Refresh rates and visual settings impact
But we can test more stuff. Those Fortnite and Valorant metrics were taken on a blistering 360Hz panel. Latency improves with higher refresh rates. Most people have a 60Hz display. How does using that more common refresh rate affect Reflex’s capabilities? We locked the Asus ROG Swift PG259QNR’s refresh rate to 60Hz using Nvidia Control Panel to find out. (We consulted with Nvidia to confirm that doing so wouldn’t affect the Reflex Latency Analyzer’s reliability.)
There are a handful of takeaways here. First, note how much less responsive these games become moving from a 360Hz to a 60Hz panel—there’s a marked downgrade across the board compared to previous results. (We’ll dive into that more later.) Reflex continues to help significantly for the GTX 1660 in Fortnite, as well as the RTX 3080 with ray tracing enabled. Valorant’s responsiveness remains largely unaffected with Reflex active at 1080p.
Let’s keep that train of thought choo-chooing. We also tested Fortnite and Valorant with the monitor locked at 60Hz, 144Hz, and 360Hz refresh rates to illustrate the advantage that faster displays provide. We also threw in Counter-Strike: Global Offensive because it’s massively popular—and to drive home the fact that Nvidia Reflex and Reflex Latency Analyzer are mutually exclusive. CSGO doesn’t support the Nvidia Reflex Low Latency Mode APIs, but you can still measure its latency (and the latency of any game) with Nvidia’s tools. We tested all three games with the highest visual settings possible, with Reflex off and ray tracing disabled in Fortnite.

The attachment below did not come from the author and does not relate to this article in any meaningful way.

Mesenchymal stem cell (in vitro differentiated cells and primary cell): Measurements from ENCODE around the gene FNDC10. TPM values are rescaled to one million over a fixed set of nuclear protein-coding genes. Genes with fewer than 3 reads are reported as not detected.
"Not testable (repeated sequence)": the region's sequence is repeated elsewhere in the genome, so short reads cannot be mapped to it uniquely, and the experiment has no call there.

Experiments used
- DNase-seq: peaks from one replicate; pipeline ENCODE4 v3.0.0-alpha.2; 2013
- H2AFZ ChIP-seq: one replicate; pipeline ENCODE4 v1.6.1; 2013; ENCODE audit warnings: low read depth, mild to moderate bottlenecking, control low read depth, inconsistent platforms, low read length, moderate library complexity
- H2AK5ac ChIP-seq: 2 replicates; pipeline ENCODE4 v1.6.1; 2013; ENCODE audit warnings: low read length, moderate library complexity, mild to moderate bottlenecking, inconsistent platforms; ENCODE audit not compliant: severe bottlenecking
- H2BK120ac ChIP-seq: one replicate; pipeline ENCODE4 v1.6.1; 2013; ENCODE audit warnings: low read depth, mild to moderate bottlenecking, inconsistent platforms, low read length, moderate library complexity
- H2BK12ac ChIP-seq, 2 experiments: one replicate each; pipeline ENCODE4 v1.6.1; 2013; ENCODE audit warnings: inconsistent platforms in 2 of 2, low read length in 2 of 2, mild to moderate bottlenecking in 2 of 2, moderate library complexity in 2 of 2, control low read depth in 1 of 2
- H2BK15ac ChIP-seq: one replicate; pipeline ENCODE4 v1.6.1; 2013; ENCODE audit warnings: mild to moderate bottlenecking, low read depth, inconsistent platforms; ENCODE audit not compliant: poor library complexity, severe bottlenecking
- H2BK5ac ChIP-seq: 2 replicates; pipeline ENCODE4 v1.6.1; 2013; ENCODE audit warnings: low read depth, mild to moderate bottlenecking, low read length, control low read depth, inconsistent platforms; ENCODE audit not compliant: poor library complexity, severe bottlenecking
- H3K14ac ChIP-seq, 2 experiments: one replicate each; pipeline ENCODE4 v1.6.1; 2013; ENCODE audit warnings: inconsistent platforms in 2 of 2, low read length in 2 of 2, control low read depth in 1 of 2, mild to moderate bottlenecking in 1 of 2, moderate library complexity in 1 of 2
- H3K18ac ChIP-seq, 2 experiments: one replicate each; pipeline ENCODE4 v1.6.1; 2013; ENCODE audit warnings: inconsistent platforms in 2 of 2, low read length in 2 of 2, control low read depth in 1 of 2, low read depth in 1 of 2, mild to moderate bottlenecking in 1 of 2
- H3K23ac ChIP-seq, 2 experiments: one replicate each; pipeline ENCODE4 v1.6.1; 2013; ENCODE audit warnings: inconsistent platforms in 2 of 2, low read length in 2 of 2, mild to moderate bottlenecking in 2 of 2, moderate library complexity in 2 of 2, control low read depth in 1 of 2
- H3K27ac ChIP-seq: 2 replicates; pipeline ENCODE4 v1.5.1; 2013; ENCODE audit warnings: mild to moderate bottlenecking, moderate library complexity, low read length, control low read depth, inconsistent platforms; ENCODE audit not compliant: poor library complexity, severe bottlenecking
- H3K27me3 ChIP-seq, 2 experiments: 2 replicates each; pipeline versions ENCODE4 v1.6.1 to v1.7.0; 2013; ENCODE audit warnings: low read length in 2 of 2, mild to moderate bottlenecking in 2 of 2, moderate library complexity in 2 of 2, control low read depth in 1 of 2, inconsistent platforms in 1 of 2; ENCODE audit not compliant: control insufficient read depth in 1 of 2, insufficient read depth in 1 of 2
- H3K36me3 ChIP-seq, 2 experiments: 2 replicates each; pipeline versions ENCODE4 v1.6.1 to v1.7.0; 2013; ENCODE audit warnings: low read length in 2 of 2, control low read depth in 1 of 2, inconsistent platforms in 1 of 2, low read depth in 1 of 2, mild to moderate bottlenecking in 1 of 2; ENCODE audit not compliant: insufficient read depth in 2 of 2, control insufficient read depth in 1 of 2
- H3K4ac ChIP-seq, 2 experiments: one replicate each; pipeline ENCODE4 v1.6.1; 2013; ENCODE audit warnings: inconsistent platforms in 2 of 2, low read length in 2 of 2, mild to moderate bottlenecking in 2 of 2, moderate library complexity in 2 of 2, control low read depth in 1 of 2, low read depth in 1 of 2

Latency scales down as refresh rates go up, as you’d expect. While upgrading to a 360Hz monitor definitely provides more responsiveness, 144Hz seems like the sweet spot, with diminishing returns thereafter—especially if you’re playing esports games with an ultra-potent GPU like the RTX 3080.
Now let’s do something completely different. We’ve been testing these titles with maxed-out graphics settings to test the effectiveness of Nvidia Reflex, which kicks in harder the heavier your GPU is being utilized. But many competitive esports players play the exact opposite way, cranking down all the visuals to improve frame rates and response times. How does Nvidia Reflex hold up versus that standard? We tuned back Fortnite (with ray tracing off) and Valorant to find out, using the panel’s full 360Hz speeds.
As you can see, playing with low visual settings remains the most responsive option. With the CPU being the bottleneck at that point, Nvidia Reflex’s benefits are essentially null in standard circumstances. It even seemingly adds a bit of latency with the GTX 1660 on a 360Hz panel in Fortnite—though 18.8ms remains firmly in the “competitive-grade esports” category.
There are two considerations to keep in mind, though. First, the bottom-rung visuals are ugly: jagged edges, low-res textures, you name it. Boosting the visuals up higher to get rid of that is worthwhile for everyone but the most competitive gamers, and Nvidia Reflex helps you claw most of the responsiveness back.
Second, even when you drop all visuals to low to make the CPU your bottleneck, some scenes in some games can still become GPU-bound. Nvidia’s Seth Schneider highlighted a close circle toward the end of an Apex Legends map. When people start chucking thermite grenades, the game can suddenly flip to being GPU-bound, and having Nvidia Reflex on can greatly help with responsiveness in that scenario, he says.
Next page: Bottom line